If we want to signal a commitment to sustainable, low-carbon growth strategies, the Government could introduce a green sovereign bond.
Posts Tagged: Climate change
The third piece in our mini-series assessing his performance at DEFRA argues that he is a worthy heir to Tory environmentalism.
It is an extremely tough task to prepare to be a constitutional monarch, or indeed to take on the actual role.
There are a number of sensible policies that can be implemented to give the industry a jump start that don’t involve direct subsidy.
May’s speech on science – “the UK’s ingenuity and creativity will be what drives our progress as a nation”
“Today over half of the UK’s resident researcher population were born overseas. When we leave the European Union, I will ensure that does not change.”
Adopting a net zero emissions target would reinforce the Government’s recent efforts to reach out to younger voters with new policies to protect the environment.
Voters, economic reality and climate change all press for further action. Here’s what we could and should do to make our land even greener and more pleasant.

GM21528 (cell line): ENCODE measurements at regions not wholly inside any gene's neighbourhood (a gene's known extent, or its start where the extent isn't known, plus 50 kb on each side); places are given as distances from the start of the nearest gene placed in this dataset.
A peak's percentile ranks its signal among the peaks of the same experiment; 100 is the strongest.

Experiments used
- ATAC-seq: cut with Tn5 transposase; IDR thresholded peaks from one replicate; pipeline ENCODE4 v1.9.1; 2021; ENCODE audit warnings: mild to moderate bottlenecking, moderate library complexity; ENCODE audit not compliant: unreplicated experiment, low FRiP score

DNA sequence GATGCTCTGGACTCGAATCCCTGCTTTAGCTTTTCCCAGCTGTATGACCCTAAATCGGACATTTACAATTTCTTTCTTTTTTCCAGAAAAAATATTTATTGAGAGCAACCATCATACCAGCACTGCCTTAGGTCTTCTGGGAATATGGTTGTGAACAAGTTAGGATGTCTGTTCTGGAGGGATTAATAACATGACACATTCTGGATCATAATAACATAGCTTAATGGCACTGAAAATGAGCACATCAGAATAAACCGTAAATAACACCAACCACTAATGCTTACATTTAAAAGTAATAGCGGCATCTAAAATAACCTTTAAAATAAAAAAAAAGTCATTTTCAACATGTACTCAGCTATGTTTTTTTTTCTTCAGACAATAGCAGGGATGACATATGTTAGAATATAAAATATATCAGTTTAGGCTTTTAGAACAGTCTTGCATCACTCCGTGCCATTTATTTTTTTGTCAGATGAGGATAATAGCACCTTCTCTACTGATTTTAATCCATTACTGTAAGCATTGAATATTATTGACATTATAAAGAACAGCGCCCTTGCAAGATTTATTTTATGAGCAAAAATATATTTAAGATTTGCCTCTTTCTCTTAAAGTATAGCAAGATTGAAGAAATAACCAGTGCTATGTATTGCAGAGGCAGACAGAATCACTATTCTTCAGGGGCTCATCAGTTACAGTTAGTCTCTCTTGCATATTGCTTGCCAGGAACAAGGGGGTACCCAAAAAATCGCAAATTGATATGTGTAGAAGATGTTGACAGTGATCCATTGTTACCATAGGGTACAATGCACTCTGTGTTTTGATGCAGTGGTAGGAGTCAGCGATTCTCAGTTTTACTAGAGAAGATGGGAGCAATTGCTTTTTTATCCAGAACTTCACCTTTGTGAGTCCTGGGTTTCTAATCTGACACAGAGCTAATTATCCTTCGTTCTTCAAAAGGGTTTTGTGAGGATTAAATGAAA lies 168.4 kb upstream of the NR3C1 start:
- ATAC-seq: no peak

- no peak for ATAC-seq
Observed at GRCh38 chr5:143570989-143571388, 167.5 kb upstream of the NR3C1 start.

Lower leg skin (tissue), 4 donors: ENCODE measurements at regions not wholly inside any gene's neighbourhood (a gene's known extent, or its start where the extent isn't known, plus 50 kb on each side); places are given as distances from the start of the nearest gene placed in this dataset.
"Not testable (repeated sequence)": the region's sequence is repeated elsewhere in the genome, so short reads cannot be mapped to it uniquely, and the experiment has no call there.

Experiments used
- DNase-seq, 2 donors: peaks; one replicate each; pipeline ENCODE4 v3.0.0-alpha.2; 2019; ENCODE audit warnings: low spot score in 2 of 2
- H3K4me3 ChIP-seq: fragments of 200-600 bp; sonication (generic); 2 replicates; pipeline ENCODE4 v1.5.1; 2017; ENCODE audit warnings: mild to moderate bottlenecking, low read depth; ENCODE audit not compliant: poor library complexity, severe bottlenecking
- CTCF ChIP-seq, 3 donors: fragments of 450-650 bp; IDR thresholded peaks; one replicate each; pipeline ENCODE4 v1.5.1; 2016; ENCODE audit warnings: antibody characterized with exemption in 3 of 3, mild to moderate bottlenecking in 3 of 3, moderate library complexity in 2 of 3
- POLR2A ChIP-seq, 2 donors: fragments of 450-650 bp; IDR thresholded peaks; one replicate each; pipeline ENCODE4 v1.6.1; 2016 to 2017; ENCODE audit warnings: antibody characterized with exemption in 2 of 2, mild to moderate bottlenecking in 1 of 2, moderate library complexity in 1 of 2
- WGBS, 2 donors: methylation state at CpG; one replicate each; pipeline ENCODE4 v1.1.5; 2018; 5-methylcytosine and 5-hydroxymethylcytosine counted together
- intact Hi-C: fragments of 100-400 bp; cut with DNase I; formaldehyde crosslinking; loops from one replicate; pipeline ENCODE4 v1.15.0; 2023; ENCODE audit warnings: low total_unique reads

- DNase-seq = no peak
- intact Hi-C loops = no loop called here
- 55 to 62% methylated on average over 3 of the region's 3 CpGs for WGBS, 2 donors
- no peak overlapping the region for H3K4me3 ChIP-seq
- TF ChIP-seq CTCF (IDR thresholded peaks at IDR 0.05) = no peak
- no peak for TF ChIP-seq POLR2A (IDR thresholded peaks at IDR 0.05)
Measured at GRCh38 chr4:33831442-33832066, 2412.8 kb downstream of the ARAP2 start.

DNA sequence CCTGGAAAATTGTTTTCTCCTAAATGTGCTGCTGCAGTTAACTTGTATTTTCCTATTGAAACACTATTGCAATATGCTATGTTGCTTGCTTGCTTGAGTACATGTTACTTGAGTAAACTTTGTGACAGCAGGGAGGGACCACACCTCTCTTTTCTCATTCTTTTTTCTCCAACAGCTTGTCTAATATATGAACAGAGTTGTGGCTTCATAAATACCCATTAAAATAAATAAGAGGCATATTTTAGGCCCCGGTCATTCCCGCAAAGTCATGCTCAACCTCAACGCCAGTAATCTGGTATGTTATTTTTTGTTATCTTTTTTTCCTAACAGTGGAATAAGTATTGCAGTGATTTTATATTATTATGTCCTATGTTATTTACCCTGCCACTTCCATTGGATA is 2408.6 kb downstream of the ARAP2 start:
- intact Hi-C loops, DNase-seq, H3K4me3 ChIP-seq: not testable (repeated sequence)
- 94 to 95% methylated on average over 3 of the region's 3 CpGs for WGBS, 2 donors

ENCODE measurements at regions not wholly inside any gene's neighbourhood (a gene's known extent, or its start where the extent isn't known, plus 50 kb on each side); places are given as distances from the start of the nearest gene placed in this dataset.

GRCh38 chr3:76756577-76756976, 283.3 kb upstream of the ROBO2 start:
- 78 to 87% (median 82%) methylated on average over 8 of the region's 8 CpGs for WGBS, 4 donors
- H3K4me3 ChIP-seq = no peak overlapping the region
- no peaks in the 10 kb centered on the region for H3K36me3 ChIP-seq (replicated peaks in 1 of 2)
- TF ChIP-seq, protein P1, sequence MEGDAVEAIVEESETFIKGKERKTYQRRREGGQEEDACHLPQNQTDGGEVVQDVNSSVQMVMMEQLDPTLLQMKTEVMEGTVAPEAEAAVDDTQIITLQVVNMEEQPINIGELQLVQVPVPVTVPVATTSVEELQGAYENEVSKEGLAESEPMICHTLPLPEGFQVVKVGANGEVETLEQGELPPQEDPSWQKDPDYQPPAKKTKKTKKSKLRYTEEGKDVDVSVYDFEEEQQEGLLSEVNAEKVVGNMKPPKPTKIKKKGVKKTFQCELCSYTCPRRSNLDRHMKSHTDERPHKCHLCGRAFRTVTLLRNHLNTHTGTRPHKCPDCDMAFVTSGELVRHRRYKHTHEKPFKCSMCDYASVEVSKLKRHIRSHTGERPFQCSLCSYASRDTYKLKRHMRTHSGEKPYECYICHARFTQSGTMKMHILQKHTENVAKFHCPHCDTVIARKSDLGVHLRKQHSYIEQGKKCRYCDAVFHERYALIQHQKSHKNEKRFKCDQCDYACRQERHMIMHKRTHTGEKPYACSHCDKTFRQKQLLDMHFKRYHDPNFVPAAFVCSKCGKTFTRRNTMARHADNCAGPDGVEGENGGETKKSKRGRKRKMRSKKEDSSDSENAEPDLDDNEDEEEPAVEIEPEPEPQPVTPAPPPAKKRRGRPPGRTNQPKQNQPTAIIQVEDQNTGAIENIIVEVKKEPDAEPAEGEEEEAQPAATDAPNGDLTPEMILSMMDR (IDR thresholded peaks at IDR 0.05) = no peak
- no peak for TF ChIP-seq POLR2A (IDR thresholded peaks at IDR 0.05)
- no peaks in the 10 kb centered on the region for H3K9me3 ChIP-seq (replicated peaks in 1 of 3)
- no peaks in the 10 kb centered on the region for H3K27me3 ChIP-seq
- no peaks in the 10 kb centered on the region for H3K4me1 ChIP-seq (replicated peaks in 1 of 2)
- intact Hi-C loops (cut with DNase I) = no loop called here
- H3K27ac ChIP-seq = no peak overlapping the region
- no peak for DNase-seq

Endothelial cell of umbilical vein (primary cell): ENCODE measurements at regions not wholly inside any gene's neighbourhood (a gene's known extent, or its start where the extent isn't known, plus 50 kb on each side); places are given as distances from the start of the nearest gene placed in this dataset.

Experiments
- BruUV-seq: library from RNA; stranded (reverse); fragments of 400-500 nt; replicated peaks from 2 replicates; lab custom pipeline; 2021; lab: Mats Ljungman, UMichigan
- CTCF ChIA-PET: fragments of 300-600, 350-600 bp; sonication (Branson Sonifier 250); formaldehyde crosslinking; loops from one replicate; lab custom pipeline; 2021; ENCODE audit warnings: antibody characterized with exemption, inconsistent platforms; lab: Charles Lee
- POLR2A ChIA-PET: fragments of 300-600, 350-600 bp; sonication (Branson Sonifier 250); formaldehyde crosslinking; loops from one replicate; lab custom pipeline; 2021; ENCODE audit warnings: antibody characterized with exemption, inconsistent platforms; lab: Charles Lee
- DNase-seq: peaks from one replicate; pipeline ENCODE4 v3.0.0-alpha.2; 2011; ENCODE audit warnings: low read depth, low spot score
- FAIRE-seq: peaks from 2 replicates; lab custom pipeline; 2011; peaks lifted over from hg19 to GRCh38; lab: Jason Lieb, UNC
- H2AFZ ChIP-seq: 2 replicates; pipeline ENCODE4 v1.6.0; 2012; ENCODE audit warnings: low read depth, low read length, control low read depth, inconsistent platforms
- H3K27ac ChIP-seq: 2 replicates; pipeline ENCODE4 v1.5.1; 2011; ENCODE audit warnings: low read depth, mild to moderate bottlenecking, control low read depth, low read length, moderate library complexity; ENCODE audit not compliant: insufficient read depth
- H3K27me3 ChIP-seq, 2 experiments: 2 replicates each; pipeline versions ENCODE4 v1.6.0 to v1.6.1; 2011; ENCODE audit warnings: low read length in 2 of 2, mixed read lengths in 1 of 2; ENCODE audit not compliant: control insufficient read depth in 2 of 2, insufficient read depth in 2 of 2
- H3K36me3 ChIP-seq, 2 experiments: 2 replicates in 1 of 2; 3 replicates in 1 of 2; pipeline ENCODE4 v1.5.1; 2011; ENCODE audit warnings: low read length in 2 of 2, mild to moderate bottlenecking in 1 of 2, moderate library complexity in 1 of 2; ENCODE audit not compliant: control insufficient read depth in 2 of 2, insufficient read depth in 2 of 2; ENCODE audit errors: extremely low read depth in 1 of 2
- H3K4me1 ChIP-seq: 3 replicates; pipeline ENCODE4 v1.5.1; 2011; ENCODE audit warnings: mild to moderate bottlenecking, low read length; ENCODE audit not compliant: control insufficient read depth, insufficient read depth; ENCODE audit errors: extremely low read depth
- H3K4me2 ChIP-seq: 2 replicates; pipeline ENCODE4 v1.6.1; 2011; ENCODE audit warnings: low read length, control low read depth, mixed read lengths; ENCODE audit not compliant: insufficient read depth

The Government should back the fastest growing sector of the economy, demand transparency and send clear policy signals.
As a relatively new Minister at DexEU, I intend to make the positive case for the rich array of opportunities that are to be had as an independent trading nation.
Theresa May: “Our goal of eliminating all avoidable plastic waste”. Speech on the 25 Year Environment Plan – full text
“In years to come, I think people will be shocked at how today we allow so much plastic to be produced needlessly.”
Michael Howard: Low-carbon wind is set to power Brexit Britain. The work that Thatcher, Major and I undertook is paying off.
What I saw when I attended the United Nations climate change summit recenty, 25 years on from when I went with Sir John to the Earth Summit
Tony Lodge: Our growing reliance on electricity imports risks price rises – and threatens our security
The tactic is the product of a generation of failed energy policies. But imported supply is set to become more expensive, not less.
To hit our decarbonisation targets, to restore a once-proud industry, and to support renewables, we need to expand conventional and innovative nuclear technologies.
Patel got a lot done – in particular, improving international rules about emergency spending. Now her successor must work on an aid policy for Global Britain.
It’s not just a matter of output: developing this pioneering industry would support tens of thousands of British jobs and demonstrate global leadership.